Hotel workers celebrate Nov. 30 by kicking off int’l ‘good housekeeping’ drive


HOTEL housekeepers have chosen today’s 151st birth anniversary of Andres Bonifacio, the country’s working class and revolutionary hero, as the launch pad for the Philippine leg of the global campaign for the rights, dignity and safe work of most housekeeping staff who are overworked, underpaid, abused and trapped in an unending contractual status.

Dubbed “Make Up My Workplace,” this initiative was started last year by the global union IUF because of the worsening plight of hundreds of thousands of housekeepers – majority are women and many are migrants – in the booming hotel industry around the world.

Despite their pivotal role in this sector, hotel housekeepers are described by the IUF as the “unseen victims of working conditions” that later “forced them to prematurely” quit work “with broken bodies, condemned to poverty.”

The IUF explained that “housekeeping in hotels and cleaning … (are) often described as ‘unskilled’ (which) apparently justifies relatively lower wages. Yet housekeepers work lifting heavy loads (regularly lifting king-sized and larger mattresses on their own); work within strict time limits (15 minutes to clean a room and in some cases 12 minutes); meeting quotas of the number of rooms cleaned each shift (on average 15 and as high as 30); using toxic chemicals and cleaning solvents; operating commercial sized vacuum cleaners; while carrying out 10 to 15 different cleaning tasks in one shift.”

NUWHRAIN, the hotel workers’ federation, added that ignoring the occupational safety and health standards (OSHS) for housekeepers are detrimental to the workers which may lead to injury at work or disability.

For instance, some hotels do not have trolleys forcing the housekeepers to carry heavy linens, towels and others causing back pain, slip disc, joint and knee problems, NUWHRAIN said.

It added that the hotels’ “closed door” policy and requiring chambermaids to wear miniskirts while cleaning the room may make them vulnerable to sexual harassment if not outright assaults from some guests.

Looking down on the value of work of the housekeepers (as merely auxiliary or non-essential) and at the same time to amass bigger profits, hotel employers – led by the global hotel chains – resort to contracting out housekeeping services from outsourcing firms, NUWHRAIN revealed.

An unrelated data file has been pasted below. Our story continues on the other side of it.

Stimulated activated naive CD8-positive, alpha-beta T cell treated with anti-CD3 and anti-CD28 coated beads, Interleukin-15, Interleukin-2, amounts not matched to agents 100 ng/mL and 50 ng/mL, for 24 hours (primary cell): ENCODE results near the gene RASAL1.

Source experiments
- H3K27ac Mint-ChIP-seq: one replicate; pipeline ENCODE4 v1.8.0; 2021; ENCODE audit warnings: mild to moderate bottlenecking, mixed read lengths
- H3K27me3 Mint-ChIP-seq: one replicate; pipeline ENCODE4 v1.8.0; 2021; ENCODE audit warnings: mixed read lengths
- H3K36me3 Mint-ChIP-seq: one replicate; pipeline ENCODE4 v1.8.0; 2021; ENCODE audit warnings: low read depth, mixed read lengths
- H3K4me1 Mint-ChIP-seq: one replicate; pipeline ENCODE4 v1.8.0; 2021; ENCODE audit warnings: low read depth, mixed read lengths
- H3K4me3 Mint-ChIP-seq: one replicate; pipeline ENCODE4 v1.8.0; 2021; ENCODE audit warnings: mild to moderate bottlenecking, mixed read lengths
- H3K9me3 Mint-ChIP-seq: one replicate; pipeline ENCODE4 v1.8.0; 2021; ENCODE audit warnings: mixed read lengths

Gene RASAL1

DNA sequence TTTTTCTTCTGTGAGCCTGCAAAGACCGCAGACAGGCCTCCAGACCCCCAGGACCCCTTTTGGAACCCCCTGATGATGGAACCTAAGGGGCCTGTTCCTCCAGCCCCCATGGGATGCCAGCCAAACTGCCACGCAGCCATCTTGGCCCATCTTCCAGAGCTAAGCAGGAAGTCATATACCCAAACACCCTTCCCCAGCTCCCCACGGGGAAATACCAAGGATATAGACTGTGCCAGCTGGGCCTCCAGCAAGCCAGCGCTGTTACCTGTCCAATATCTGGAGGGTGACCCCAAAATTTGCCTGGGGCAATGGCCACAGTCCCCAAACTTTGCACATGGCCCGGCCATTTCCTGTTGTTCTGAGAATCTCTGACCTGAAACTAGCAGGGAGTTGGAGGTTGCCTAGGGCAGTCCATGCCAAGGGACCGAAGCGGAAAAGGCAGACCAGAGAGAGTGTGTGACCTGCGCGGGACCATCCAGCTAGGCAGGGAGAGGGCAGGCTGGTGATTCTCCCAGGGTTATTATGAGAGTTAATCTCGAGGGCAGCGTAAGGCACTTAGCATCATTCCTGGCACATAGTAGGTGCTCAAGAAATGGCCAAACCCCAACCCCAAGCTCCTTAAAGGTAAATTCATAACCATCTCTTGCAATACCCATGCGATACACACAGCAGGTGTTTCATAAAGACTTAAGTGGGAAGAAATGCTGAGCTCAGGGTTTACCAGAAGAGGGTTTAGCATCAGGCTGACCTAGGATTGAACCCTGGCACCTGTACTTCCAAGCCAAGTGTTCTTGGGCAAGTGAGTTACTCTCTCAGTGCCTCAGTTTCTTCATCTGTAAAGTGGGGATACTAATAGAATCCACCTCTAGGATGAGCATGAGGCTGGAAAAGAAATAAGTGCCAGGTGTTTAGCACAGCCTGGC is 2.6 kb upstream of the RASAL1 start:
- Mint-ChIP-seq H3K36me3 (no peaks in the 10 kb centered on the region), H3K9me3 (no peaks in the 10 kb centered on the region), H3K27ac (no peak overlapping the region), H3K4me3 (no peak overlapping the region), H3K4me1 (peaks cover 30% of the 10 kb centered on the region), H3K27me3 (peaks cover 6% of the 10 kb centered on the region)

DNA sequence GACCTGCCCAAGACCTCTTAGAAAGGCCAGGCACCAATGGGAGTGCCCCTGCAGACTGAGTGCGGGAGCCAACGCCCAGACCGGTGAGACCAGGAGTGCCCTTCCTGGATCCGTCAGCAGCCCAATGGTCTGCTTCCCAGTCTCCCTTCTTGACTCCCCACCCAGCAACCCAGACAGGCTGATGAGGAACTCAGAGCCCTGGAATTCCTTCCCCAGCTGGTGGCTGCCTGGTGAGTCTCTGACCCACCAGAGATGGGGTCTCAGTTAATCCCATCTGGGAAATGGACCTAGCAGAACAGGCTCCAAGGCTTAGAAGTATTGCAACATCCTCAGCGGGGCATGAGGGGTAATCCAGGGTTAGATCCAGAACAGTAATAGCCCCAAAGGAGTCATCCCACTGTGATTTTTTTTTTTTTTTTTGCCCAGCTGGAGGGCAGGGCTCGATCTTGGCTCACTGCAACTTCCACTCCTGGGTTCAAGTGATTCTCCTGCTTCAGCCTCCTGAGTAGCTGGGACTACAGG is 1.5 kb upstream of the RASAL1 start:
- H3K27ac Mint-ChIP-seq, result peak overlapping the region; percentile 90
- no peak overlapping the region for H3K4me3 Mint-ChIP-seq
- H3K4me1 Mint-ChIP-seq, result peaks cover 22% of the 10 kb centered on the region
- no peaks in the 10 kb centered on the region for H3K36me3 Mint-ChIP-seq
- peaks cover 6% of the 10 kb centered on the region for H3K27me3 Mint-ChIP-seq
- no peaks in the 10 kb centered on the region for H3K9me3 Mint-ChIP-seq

Thus, a NUWHRAIN study showed that housekeepers with regular or permanent employment comprised only of less than 20 percent of the total number of housekeepers in all 5-star international hotel chains in Metro Manila.

The IUF further reported that the “disregard for the value of work of housekeepers, combined with the lower wages of precarious workers, leads to increased workloads and reduced staffing. Increasingly (they) work alone with excessive workloads and unsafe conditions. Many … report sexual harassment and intimidation increased as a result of working alone. One major international hotel chain even abolished carts for housekeepers in Manila. They must carry all of the cleaning materials and tools in a bag on their backs.”

Included in this global campaign are the demands for the ILO (International Labor Organization), the UNWTO (United Nations World Tourism Organization), the national governments, and hotel companies to promptly address these issues and concerns of the housekeepers in the hospitality industry.

Foremost of these demands are the regularization of employment of housekeepers, strict observance of OSHS, wages and benefits befitting their permanent work status, clear measures to prevent sexual harassments in workplaces, among others.

NUWHRAIN is the National Union of Workers in Hotel, Restaurant and Allied Industries, which is affiliated to the IUF and the national labor center SENTRO (Sentro ng mga Nagkakaisa at Progresibong Manggagawa). The Geneva-based IUF is the International Union of Food, Agricultural, Hotel, Restaurant, Catering, Tobacco and Allied Workers’ Associations.


Leave a Reply

Fill in your details below or click an icon to log in: Logo

You are commenting using your account. Log Out /  Change )

Google+ photo

You are commenting using your Google+ account. Log Out /  Change )

Twitter picture

You are commenting using your Twitter account. Log Out /  Change )

Facebook photo

You are commenting using your Facebook account. Log Out /  Change )


Connecting to %s